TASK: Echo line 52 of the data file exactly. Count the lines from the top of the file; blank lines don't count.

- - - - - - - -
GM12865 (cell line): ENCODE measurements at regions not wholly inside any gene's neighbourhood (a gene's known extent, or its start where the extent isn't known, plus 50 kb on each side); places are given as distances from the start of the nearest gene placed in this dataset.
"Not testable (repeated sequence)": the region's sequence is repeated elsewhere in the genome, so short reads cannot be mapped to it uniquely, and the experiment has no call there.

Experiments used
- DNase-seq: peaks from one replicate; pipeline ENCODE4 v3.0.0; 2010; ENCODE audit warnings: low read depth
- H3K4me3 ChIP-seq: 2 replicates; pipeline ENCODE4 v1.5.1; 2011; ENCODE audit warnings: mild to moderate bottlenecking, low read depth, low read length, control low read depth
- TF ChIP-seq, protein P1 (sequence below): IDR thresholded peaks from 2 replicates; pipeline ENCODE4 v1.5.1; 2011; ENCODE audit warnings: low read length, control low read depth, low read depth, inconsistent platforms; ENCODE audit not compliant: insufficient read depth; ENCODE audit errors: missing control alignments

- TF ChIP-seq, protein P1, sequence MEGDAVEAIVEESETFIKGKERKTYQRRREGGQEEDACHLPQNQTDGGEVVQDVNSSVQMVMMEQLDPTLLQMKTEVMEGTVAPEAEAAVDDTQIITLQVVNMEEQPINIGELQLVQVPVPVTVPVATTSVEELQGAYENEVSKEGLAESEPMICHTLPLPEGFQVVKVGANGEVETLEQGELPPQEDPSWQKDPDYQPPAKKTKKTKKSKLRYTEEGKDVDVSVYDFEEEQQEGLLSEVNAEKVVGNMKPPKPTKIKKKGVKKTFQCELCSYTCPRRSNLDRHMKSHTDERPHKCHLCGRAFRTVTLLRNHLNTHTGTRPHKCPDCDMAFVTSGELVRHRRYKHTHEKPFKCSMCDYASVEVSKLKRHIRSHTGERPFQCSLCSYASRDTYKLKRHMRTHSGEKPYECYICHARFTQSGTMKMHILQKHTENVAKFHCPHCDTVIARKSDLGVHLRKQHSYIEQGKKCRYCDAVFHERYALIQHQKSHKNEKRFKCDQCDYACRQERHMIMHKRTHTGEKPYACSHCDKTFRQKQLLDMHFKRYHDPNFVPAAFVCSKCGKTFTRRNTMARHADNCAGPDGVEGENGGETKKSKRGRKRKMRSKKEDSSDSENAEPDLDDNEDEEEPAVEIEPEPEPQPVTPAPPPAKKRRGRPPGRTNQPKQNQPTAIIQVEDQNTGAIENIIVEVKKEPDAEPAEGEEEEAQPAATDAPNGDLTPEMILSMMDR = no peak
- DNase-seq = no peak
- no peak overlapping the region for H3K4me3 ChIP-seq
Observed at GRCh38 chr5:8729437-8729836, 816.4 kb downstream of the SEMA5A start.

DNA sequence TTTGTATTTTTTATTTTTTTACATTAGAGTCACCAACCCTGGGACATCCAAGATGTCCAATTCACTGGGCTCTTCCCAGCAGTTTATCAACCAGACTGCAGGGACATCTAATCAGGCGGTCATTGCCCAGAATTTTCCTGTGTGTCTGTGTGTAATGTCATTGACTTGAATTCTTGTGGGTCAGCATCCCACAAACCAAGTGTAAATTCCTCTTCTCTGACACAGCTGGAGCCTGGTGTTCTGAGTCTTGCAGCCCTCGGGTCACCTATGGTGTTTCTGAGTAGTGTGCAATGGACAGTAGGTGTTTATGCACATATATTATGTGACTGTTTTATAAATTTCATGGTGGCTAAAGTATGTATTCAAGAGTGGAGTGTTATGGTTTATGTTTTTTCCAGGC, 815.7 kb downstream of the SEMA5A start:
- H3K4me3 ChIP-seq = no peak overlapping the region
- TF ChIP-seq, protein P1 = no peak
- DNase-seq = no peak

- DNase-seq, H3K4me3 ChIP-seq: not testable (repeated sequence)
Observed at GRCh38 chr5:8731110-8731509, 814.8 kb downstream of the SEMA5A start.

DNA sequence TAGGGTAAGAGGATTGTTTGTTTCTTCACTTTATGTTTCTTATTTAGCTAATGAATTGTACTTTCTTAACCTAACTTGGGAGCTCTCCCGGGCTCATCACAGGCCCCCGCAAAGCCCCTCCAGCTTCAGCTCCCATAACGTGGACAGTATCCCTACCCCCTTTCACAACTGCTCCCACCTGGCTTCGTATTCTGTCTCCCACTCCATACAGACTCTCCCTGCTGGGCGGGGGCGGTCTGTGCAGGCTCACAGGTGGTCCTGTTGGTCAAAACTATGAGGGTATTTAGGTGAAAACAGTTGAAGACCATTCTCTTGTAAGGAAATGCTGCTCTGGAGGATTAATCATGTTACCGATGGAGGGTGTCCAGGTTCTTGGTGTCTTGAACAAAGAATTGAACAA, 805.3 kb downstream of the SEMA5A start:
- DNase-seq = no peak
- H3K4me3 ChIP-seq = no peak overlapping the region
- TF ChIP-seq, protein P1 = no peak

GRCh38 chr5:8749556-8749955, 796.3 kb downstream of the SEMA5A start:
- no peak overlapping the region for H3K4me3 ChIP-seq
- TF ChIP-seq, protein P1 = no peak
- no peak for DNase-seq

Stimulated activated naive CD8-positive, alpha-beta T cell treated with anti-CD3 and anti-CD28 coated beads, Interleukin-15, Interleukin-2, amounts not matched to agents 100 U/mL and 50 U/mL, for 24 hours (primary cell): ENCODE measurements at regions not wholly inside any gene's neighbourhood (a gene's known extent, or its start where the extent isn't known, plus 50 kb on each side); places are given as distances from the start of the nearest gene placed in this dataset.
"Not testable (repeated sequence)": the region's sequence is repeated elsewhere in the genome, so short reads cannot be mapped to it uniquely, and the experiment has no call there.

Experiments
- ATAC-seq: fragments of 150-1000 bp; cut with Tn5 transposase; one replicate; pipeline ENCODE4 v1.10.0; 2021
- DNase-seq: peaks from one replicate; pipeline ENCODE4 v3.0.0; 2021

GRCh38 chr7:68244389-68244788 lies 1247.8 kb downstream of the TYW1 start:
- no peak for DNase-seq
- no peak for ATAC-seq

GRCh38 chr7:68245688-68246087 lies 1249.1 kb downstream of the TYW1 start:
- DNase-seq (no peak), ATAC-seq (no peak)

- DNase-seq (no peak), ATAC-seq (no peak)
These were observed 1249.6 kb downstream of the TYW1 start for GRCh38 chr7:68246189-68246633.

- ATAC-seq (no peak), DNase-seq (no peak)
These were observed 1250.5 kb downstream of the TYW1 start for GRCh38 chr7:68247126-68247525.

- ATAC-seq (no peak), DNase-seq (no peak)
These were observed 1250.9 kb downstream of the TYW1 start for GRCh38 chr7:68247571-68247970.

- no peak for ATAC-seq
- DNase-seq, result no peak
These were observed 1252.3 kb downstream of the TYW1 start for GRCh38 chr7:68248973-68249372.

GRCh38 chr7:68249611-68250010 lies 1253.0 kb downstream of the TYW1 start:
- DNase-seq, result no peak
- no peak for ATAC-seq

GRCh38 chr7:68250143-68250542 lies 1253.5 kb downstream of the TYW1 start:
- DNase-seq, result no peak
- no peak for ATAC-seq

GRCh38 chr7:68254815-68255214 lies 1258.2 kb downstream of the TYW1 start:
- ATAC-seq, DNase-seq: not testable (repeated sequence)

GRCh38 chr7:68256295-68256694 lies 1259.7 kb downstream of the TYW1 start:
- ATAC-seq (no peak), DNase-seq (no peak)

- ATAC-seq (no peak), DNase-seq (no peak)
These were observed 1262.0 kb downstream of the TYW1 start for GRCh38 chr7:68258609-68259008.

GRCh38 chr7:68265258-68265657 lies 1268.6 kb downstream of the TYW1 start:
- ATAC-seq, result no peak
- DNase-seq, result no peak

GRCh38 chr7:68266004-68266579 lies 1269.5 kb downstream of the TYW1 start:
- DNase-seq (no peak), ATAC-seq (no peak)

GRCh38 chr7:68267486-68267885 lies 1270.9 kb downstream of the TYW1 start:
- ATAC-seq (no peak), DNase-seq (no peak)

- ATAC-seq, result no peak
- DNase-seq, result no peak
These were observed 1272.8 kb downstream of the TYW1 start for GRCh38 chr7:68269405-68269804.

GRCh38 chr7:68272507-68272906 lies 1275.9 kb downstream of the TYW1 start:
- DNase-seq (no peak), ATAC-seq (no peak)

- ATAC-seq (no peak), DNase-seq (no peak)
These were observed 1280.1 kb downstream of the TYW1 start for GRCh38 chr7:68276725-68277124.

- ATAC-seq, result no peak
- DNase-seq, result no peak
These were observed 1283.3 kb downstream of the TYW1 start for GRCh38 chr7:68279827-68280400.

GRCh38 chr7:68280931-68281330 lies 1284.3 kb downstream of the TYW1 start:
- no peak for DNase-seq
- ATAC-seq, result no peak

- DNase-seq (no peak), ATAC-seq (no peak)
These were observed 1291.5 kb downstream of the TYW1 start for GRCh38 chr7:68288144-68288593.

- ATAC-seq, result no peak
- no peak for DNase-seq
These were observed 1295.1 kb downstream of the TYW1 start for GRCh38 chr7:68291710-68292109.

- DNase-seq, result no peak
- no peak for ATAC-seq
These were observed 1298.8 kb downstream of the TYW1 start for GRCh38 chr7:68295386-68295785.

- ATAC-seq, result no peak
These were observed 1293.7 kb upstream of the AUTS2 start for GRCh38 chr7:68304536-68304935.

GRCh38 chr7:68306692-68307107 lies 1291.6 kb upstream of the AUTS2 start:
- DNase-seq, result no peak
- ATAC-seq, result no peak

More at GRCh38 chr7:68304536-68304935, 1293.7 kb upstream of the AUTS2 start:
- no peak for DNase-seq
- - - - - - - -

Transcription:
GRCh38 chr7:68256295-68256694 lies 1259.7 kb downstream of the TYW1 start: